Fasting is an important part of any religious activity. While it has religious significance as an act of repentance and penitence, fasting has several physical benefits and plays a major role in cleansing the body system. Apart from it, there are other benefits of fasting, the latest being - a day-long fasting may reverse the age-related loss of stem cell function that regenerates new intestinal cells.
New discovery about fasting:
Fasting dramatically improves stem cells' ability to regenerate, in both aged and young mice, according to a study conducted by researchers, including those from Massachusetts Institute of Technology (MIT) in the US.
The scientists focused on understanding how a 24-hour fast improves the function of young and old intestinal stem cells. The study was published in the journal Cell Stem Cell.
What happens when fasting:
In fasting mice, cells begin breaking down fatty acids instead of glucose, a change that stimulates the stem cells to become more regenerative.
After mice fasted for 24 hours, they removed intestinal stem cells and grew them in a culture dish, allowing them to determine whether the cells can give rise to "mini-intestines" known as organoids.
The researchers found that stem cells from the fasting mice doubled their regenerative capacity.
"It was very obvious that fasting had this really immense effect on the ability of intestinal crypts to form more organoids, which is stem-cell-driven," said Maria Mihaylova from Whitehead Institute for Biomedical Research in the US.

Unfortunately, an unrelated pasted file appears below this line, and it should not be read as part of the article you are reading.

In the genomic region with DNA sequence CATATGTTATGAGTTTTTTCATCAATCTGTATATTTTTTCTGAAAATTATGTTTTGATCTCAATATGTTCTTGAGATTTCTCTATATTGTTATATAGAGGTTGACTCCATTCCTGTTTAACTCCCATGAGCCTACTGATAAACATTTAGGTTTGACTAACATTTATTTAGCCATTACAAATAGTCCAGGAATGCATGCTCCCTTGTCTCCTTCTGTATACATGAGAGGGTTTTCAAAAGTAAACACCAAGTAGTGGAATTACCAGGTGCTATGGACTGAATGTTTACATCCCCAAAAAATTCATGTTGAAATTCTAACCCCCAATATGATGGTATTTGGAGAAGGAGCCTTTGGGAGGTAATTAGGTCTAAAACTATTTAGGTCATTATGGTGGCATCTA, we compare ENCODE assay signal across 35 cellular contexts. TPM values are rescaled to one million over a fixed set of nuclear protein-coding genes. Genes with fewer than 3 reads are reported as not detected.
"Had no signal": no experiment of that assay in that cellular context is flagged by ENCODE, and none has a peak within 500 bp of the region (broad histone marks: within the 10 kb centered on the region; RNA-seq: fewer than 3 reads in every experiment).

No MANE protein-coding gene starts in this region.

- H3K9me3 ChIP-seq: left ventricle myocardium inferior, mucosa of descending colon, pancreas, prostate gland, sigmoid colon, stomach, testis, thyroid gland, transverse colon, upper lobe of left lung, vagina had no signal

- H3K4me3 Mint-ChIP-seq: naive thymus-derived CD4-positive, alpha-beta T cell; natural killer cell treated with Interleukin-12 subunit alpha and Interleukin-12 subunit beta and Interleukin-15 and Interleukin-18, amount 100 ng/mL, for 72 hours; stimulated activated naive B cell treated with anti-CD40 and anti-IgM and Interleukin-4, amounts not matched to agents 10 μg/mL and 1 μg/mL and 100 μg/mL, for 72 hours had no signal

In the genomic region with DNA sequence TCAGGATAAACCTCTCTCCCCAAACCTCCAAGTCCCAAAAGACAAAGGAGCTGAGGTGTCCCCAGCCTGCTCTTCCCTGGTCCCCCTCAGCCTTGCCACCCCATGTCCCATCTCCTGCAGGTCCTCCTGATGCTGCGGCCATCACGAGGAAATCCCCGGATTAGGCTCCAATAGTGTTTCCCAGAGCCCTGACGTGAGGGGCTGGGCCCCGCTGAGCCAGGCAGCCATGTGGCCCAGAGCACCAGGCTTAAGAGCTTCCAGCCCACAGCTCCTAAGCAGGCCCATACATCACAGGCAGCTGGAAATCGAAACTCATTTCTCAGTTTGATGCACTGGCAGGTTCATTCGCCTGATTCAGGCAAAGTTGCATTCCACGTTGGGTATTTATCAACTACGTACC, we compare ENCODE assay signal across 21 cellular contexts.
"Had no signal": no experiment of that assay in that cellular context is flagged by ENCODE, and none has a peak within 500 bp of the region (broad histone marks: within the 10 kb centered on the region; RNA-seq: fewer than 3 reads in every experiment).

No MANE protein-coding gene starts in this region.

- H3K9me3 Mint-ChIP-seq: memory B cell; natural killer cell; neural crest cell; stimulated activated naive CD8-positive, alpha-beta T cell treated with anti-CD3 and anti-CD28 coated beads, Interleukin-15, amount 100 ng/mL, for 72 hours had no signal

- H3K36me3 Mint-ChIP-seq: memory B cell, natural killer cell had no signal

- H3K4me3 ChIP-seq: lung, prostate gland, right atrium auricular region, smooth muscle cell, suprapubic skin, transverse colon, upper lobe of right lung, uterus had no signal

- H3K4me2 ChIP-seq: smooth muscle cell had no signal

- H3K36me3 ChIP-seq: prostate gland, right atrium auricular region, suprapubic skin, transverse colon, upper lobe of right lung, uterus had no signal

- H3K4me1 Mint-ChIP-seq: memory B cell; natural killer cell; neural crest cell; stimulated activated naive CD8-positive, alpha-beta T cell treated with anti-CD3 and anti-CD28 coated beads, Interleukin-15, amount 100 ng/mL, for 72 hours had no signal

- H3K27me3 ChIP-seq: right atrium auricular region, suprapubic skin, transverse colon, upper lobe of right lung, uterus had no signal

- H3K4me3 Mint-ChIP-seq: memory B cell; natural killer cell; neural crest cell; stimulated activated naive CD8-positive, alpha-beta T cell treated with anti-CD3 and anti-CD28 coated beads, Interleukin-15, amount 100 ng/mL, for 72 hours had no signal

"This was something that we saw in both the young mice and the aged mice, and we really wanted to understand the molecular mechanisms driving this," Mihaylova said.
Benefits of fasting according to the new study
The researchers found that they could also boost regeneration with a molecule that activates the same metabolic switch.
"The study provided evidence that fasting induces a metabolic switch in the intestinal stem cells, from utilizing carbohydrates to burning fat," said David Sabatini, a professor at MIT.
Such an intervention could potentially help older people recover from gastrointestinal infections or cancer patients undergoing chemotherapy, the researchers said.
"Interestingly, switching these cells to fatty acid oxidation enhanced their function significantly. Pharmacological targeting of this pathway may provide a therapeutic opportunity to improve tissue homeostasis in age-associated pathologies," said Sabatini.
Further studies, including sequencing the messenger RNA of stem cells from the mice that fasted, revealed that fasting induces cells to switch from their usual metabolism, which burns carbohydrates such as sugars, to metabolising fatty acids.
This switch occurs through the activation of transcription factors called PPARs, which turn on many genes that are involved in metabolising fatty acids.
The researchers found that if they turned off this pathway, fasting could no longer boost regeneration
What are Intestinal stem cells?
Intestinal stem cells are responsible for maintaining the lining of the intestine, which typically renews itself every five days.
When an injury or infection occurs, stem cells are key to repairing any damage. As people age, the regenerative abilities of these intestinal stem cells decline, so it takes longer for the intestine to recover.
(With inputs from agencies)